Dr. Joy Arbor recently completed a 20-year journey of investigating the past to determine what it means for her future in a collection of poems titled Where Are You From, Originally?. The collection was published in March 2016 by Finishing Line Press.
“When we are born, we are in the middle of our story,” Arbor said. “We have to figure out the past before we can address the future.”
Her grandparents’ journey from Nazi Germany in the 1930’s has inspired deep reflection into her family’s past. Her grandfather was a German Jew who left his family and emigrated to Palestine in January 1939. Her grandmother lived in Czechoslovakia and moved to Palestine with her family.
“In these poems, I spend less time trying to render their experiences and more time trying to figure out what they mean for me and who I am,” Arbor said.
Global transplantation and its historic consequences are balanced by Arbor’s own memories. As a child, Arbor recalls her grandfather opting to formally shake her hand as a greeting as opposed to an embrace. When she questioned her grandfather’s formal behavior, she received responses related to his past. Arbor’s mother hypothesized that he had left his family at a young age in Germany so he lacked traditional family norms. Everything about Arbor’s present was viewed through the lens of the past.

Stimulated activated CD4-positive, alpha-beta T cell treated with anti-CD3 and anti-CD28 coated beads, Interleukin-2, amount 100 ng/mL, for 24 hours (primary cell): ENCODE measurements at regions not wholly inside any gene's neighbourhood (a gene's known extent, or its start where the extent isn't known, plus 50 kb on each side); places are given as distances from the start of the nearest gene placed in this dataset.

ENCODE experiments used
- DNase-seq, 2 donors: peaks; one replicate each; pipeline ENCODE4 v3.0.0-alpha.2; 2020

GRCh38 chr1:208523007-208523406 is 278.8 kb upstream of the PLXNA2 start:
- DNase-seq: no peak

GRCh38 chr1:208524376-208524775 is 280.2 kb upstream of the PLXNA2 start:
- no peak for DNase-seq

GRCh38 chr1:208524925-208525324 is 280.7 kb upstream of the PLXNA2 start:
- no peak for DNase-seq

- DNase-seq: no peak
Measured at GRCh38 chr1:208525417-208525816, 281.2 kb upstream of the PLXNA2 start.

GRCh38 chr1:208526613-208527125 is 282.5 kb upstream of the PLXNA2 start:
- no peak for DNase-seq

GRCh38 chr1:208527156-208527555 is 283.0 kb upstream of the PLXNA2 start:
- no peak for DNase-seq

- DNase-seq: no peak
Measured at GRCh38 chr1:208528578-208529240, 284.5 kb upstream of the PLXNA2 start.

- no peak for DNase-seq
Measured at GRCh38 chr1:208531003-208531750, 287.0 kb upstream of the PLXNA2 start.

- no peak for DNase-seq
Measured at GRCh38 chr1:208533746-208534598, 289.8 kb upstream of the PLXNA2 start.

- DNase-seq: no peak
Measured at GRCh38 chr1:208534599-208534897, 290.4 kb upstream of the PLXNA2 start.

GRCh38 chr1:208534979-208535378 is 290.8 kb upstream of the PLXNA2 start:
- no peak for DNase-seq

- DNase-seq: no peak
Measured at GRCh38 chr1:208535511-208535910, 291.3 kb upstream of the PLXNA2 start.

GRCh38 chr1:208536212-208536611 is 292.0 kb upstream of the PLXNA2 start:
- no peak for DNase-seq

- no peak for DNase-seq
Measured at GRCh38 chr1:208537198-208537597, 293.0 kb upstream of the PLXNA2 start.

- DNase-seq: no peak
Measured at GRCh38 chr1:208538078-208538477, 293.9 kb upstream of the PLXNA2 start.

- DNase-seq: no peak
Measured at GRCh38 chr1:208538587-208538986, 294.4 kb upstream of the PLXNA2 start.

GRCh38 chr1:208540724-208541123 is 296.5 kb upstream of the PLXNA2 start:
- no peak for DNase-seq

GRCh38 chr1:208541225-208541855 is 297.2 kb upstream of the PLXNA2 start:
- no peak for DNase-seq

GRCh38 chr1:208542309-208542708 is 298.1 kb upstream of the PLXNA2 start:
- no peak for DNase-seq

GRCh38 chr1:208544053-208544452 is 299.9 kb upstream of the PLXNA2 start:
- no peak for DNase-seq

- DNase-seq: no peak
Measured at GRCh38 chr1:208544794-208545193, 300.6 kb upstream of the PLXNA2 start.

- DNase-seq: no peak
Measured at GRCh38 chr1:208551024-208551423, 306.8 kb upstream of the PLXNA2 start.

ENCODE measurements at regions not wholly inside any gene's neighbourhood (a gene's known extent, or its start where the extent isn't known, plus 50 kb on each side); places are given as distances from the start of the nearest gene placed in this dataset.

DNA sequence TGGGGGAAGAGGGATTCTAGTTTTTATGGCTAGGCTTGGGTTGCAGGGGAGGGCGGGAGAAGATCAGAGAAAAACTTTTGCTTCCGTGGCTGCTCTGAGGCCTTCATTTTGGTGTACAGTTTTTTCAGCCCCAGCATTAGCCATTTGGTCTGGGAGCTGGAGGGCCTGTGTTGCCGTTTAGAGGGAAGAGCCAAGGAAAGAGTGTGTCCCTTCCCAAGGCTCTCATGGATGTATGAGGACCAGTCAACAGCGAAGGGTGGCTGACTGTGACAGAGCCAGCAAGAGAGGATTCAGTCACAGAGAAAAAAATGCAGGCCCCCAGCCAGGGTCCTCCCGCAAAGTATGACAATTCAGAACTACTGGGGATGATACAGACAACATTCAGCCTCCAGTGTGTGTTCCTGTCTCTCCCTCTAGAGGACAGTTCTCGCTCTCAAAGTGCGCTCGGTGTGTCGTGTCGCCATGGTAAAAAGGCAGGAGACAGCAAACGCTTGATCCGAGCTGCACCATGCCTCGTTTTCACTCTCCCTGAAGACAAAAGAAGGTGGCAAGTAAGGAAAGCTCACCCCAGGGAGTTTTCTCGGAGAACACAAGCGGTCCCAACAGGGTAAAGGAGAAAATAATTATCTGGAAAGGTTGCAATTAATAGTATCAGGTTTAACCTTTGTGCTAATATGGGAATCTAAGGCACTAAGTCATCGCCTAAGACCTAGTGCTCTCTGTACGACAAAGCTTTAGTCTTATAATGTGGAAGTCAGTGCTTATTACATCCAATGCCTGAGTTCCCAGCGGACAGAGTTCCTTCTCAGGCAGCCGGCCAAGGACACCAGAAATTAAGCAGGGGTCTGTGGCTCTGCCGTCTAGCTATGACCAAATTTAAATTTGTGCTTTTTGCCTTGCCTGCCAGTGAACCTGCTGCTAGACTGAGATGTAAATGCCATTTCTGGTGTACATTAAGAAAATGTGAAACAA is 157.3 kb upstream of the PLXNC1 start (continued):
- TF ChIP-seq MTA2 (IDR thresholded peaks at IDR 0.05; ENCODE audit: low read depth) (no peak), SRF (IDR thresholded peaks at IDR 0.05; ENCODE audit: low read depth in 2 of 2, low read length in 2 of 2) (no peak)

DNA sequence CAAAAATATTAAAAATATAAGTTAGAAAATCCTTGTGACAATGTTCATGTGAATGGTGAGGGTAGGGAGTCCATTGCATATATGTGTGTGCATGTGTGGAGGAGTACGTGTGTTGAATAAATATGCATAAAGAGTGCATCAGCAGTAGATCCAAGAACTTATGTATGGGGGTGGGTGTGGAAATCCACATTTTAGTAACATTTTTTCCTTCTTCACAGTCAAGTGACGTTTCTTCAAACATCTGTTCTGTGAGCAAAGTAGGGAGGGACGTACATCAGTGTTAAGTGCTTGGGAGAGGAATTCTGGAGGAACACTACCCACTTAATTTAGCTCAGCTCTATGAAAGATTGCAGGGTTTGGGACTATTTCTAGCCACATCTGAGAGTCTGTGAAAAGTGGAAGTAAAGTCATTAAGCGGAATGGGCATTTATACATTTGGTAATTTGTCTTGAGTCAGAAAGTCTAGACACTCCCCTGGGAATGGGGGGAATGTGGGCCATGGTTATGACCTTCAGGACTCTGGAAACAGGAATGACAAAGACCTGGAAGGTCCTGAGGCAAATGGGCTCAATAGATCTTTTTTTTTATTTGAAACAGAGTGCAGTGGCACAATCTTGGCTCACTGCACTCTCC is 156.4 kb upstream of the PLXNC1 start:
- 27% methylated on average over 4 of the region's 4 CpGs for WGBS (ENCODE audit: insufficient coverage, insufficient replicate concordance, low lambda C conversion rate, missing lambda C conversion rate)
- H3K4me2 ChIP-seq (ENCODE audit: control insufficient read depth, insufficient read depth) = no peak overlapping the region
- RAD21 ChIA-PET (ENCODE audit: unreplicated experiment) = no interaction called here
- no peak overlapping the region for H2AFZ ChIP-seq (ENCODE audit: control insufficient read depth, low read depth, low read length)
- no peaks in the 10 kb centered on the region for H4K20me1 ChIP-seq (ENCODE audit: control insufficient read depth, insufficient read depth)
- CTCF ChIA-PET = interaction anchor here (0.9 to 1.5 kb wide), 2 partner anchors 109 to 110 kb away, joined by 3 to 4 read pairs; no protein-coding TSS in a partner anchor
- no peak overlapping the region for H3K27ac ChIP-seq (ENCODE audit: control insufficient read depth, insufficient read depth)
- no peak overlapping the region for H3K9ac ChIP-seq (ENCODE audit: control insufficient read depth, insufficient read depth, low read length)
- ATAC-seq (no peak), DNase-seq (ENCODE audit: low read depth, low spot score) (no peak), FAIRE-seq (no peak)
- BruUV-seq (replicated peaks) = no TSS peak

“In this chapbook there are poems about belonging,” Arbor said. “There’s a lot about origins and being an outsider versus an insider. There are themes and obsessions in here. There are a number of poems that come out of family stories and history and question what those mean for us today.”
The oldest poem in the collection dates back to 1996 while Arbor was a MFA student at Mills College. She wrote the most recent poem in the collection during her tenure in the Liberal Studies department at Kettering. Arbor joined Kettering as a professor in 2009 after teaching at American University in Cairo, Egypt and College of the Canyons in Los Angeles.
As a Communications professor, Arbor has attempted to balance instruction of the professional skills students require to succeed in their careers and the necessary personal development achieved by self-reflection and self-expression.
“Being a poet does affect the way I look at the classroom and what I think students need,” Arbor said. “Our schedule of work doesn’t scream for down time and reflection. I’m always trying to bring reflection into the classroom.”
Arbor views many Kettering students as “makers” and encourages expression through the arts in her upper-level electives. In July 2016, Arbor will judge a campus poetry contest that includes over 40 submissions from Kettering students that will be displayed in the Humanities Art Center on Campus.
“I see poetry as a way of trying to figure out what’s going on around us and what our place is in the world,” Arbor said. “I always hope that readers will see things in a different way. I hope they get a different spin on something that they might have previously taken for granted and think about something in a different way.”